The CUBESETCOUNT function can be used to count the members in a set returned by a a CUBESET function. In MDX we use .count or COUNT() to determine the number of members in a set. This does not work with the CUBESET function and thus we have CUBESETCOUNT. This is a fairly simple function to use, but it is very powerful if you are trying to do dynamic set counts based on reference data on your spreadsheet.

Counting a Set of Customers with Sales for the Selected Period

In this example, we have created a set which returns customers with orders in 2011. We will count this set using the CUBESETCOUNT function to determine the count. In Excel, we could use the NOW() function to get the current year or some other dynamic value to build the set. However, Adventure Works is a static set so I am using a single year in the example.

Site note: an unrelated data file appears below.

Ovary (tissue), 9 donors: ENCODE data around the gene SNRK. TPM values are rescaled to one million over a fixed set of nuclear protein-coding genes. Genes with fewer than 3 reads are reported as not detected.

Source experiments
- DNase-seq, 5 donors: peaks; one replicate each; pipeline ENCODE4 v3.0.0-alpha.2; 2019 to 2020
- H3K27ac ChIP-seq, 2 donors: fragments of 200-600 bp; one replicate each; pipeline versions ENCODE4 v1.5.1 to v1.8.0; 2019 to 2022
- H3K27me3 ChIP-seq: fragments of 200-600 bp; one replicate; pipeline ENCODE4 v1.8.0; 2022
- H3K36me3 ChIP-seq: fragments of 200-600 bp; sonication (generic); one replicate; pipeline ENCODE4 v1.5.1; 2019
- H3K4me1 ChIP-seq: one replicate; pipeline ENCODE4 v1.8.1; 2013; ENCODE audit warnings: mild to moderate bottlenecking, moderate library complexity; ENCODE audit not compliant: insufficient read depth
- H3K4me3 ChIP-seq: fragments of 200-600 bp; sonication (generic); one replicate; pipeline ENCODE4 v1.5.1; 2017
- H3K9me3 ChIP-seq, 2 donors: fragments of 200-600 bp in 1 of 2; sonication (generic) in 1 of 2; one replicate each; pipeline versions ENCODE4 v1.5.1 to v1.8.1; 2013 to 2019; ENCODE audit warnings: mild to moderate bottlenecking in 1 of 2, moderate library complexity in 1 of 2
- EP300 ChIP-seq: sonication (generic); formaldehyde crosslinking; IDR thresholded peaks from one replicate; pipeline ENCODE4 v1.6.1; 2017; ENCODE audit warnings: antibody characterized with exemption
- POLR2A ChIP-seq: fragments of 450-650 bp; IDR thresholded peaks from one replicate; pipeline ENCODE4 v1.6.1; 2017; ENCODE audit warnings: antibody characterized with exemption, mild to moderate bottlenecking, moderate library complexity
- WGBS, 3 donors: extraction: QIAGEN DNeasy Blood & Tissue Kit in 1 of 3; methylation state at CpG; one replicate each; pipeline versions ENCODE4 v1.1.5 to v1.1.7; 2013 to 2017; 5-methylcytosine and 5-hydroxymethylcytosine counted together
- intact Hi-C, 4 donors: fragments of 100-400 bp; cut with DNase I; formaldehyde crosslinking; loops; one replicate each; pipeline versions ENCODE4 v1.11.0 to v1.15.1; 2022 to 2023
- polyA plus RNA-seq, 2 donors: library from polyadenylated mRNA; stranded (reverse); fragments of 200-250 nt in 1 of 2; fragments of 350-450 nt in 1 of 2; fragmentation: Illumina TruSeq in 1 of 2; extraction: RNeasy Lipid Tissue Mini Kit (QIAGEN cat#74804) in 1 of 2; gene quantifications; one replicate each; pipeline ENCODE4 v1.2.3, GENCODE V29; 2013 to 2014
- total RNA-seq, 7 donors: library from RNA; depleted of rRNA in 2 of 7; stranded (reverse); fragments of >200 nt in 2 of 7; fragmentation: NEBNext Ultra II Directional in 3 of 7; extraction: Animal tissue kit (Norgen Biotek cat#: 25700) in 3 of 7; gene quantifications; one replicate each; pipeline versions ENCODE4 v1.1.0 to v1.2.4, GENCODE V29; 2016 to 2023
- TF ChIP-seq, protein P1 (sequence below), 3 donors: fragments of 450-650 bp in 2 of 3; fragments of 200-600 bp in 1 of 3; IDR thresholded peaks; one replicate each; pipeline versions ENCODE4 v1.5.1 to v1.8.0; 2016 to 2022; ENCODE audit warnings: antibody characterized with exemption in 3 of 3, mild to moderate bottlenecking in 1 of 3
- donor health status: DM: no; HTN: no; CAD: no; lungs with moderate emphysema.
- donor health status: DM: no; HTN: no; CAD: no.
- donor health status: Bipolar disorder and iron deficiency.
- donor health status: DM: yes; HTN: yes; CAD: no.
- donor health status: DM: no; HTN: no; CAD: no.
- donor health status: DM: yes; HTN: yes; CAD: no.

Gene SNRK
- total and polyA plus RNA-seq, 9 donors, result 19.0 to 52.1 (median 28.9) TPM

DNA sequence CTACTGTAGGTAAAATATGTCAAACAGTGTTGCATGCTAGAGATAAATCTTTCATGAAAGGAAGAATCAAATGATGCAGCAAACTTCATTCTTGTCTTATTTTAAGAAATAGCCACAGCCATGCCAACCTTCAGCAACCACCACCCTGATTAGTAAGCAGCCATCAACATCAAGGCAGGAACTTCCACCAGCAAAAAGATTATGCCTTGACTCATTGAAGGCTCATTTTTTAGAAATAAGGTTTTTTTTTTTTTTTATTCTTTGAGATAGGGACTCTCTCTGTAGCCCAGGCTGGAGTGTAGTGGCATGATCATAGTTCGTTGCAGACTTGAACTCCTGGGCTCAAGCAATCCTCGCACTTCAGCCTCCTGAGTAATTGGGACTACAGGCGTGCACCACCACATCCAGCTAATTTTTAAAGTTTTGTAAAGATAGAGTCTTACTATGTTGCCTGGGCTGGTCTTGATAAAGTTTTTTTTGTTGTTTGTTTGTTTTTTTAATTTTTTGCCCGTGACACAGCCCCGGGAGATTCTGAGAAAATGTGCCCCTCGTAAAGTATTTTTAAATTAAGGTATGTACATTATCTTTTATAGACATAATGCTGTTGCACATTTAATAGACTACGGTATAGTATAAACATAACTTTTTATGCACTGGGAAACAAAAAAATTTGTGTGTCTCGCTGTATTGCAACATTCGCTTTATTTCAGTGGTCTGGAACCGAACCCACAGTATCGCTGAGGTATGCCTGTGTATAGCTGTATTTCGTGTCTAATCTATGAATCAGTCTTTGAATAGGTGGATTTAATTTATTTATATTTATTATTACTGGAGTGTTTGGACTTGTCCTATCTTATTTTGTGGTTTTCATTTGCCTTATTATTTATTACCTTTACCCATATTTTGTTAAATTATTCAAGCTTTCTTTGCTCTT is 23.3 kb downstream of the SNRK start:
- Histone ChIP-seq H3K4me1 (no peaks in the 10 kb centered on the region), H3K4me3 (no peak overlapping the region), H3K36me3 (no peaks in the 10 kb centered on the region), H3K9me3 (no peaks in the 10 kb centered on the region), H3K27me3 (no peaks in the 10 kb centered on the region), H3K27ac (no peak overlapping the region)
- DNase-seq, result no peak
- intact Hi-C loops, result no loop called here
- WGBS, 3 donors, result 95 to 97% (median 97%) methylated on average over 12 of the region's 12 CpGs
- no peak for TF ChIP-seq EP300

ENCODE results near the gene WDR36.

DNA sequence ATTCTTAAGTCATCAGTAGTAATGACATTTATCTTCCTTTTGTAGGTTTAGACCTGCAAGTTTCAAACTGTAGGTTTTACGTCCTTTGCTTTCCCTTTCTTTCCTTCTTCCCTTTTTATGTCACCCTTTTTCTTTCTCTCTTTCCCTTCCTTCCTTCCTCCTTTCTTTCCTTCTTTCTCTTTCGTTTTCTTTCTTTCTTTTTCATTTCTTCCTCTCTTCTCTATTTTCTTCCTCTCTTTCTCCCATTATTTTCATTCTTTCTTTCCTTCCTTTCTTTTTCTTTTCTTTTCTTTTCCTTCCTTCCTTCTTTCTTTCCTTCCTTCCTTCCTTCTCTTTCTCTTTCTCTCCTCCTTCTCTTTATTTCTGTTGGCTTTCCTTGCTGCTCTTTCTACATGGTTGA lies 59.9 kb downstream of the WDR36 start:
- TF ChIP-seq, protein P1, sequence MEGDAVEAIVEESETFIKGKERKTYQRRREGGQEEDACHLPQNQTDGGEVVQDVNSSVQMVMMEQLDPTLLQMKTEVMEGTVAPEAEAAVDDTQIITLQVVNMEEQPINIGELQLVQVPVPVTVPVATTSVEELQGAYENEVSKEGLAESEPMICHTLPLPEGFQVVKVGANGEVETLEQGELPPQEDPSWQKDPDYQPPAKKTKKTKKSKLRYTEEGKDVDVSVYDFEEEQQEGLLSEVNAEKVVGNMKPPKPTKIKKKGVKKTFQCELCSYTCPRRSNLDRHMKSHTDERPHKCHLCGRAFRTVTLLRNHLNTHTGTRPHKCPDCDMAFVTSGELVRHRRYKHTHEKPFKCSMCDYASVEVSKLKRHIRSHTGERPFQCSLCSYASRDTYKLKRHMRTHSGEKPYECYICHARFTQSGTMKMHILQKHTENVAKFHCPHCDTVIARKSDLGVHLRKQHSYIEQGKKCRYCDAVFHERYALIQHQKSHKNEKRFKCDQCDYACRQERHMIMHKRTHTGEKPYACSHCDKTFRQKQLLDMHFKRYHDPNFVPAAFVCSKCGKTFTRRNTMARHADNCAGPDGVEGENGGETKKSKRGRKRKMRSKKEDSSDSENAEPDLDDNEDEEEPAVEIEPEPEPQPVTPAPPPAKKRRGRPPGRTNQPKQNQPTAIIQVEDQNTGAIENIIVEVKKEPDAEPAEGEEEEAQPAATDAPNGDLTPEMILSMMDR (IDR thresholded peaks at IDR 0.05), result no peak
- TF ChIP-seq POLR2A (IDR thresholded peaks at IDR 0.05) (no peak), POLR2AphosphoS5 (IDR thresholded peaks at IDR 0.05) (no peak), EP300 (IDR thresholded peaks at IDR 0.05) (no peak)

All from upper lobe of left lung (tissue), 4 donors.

nonempty( {([Customer].[Customer].[Customer],[Measures].[Internet Order Quantity])},[Date].[Calendar].[Calendar Year].&[2010])

This can be put into a CUBESET function as follows:

=CUBESET(“AdvWorks”,”nonempty( {([Customer].[Customer].[Customer],[Measures].[Internet Order Quantity])},[Date].[Calendar].[Calendar Year].&[2010])”)

Next, we put the CUBESET function into the CUBESETCOUNT function.

=CUBESETCOUNT( CUBESET(“AdvWorks”,”nonempty( {([Customer].[Customer].[Customer],[Measures].[Internet Order Quantity])},[Date].[Calendar].[Calendar Year].&[2010])”))

This can now be used as a value for other calculations. For example, you could show the average sale amount for customers who purchased something this year or even the average purchase amount this year for those who ordered last year to see if your repeat customers are buying more.

Wrap Up

Using these functions with other CUBE functions increases the flexibility of your dashboard solution and allows you to make many more creative visualizations. Remember to use captions with CUBESET functions you plan to use in your formulas and you need a CUBESET result to count with CUBESETCOUNT.

Thoughts on data, business analytics, and the SQL Server community